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 Multi-Version Consistency Model Architecture
Oracle Tips by Burleson Consulting

Oracle 11g Grid & Real Application Clusters by Rampant TechPress is written by four of the top Oracle database experts (Steve Karam, Bryan Jones, Mike Ault and Madhu Tumma).  The following is an excerpt from the book.

Oracle’s multi-version consistency model architecture distinguishes between a current data block and one or more consistent read (CR) versions of the same block. It is important to understand the difference between the current block and the CR block. The current block contains changes for all the committed and yet-to-be-committed transactions. A consistent read (CR) block represents a consistent snapshot of the data from a previous point in time. Applying undo/rollback segment information produces consistent read versions. Thus, a single data block can reside in many buffer caches under shared resources with different versions.

 

Multi-version data blocks help to achieve read consistency. The read consistency model guarantees that the data block seen by a statement is consistent with respect to a single point in time and does not change during the statement execution. Readers of data do not wait for other writer's data or for other readers of the same data. At the same time, writers do not wait for other readers for the same data. Only writers wait for other writers if they attempt to write. As mentioned earlier, the undo, i.e. rollback segment provides the required information to construct the read-consistent data blocks. In case of a multi-instance system, like the RAC database, the requirement for the same data block may arise from another instance. To support this type of requirement, past images of the data blocks are created within the buffer cache. Past images will be covered later in the chapter.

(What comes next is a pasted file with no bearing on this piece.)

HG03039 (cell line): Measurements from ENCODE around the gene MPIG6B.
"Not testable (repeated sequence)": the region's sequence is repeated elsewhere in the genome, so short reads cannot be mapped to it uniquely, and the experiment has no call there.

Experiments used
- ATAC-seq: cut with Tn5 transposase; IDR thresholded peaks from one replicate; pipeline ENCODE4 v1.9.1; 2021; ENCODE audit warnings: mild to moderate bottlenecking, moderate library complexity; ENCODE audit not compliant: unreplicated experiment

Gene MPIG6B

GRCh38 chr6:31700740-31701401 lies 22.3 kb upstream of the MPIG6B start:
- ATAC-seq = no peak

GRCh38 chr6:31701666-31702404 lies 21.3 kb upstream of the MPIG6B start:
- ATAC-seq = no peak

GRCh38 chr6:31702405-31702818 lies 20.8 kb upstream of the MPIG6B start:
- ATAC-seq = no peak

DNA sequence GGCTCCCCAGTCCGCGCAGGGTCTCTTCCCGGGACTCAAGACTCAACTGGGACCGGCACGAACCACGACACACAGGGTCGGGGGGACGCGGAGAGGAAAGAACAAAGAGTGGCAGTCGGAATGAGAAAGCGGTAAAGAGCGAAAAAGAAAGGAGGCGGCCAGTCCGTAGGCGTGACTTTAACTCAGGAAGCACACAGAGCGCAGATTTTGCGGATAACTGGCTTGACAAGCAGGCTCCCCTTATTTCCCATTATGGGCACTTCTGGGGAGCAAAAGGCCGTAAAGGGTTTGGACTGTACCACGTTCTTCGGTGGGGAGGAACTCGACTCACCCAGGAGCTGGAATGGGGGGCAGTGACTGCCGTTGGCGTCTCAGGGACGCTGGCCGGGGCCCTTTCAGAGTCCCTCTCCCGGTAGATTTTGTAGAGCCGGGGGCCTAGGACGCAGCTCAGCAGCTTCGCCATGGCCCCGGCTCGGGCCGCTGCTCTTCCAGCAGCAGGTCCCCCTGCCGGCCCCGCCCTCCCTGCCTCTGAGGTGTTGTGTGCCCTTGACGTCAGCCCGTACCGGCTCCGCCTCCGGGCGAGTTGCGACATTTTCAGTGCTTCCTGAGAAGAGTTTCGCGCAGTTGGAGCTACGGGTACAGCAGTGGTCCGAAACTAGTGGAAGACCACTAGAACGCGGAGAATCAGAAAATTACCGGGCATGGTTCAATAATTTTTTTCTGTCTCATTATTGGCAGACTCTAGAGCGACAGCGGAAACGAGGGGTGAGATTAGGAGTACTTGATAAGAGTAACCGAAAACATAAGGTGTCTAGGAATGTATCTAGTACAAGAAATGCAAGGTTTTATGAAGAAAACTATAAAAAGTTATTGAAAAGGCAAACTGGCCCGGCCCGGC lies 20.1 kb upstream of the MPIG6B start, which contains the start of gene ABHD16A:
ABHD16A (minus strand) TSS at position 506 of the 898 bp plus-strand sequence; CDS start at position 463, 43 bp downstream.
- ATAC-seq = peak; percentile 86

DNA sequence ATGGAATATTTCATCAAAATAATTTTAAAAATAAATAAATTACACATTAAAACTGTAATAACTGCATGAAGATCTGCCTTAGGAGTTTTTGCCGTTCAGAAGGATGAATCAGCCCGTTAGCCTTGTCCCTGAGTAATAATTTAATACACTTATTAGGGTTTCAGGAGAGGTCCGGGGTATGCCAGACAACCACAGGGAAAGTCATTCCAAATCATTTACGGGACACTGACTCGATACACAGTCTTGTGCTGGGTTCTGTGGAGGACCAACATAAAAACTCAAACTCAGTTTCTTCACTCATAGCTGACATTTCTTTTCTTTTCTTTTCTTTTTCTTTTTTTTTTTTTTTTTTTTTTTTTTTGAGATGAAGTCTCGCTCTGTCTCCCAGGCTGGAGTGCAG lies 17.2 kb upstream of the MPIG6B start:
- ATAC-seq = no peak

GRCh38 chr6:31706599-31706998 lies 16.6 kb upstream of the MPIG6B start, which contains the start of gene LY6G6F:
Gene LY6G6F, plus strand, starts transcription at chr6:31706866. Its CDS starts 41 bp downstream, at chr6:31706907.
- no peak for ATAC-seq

Process Architecture

Oracle uses several processes to execute the different parts of Oracle code and to spawn additional processes for the users. Whenever a user connects to the database, a new server process is created on behalf of the user session. Functions of the server process include the following:

  • Parse and execute SQL statements issued through the application

  • Read the necessary data blocks from the disk data files into the shared database buffers of the SGA if the blocks are not already present in the SGA

Interact and return results in such a way that the application can process the information

There are many additional processes that are automatically spawned whenever the instance starts. These processes are called background processes, and they perform the Oracle kernel functions.

Locking Mechanism

Locking is another important requirement of a multi-version consistency model. Oracle also uses a locking mechanism to control concurrent access to the data blocks. Locks help prevent destructive interaction between users accessing data blocks.

 

As seen earlier, when a user intends to update a data block that has already been updated by another user but is still in an uncommitted state, the update event has to wait. Without a lock mechanism, the data integrity would have been lost in this case. Locks also ensure that the data being viewed or updated by a user is not changed by other users until the user is finished using the data.

 

In the case of a RAC system, new and improved components or services namely, the Global Cache Service (GCS) and Global Enqueue Service (GES) handle the lock and access management functions better than the earlier Oracle Parallel Server distributed lock manager (DLM). GES is covered in more detail later in this chapter.

     

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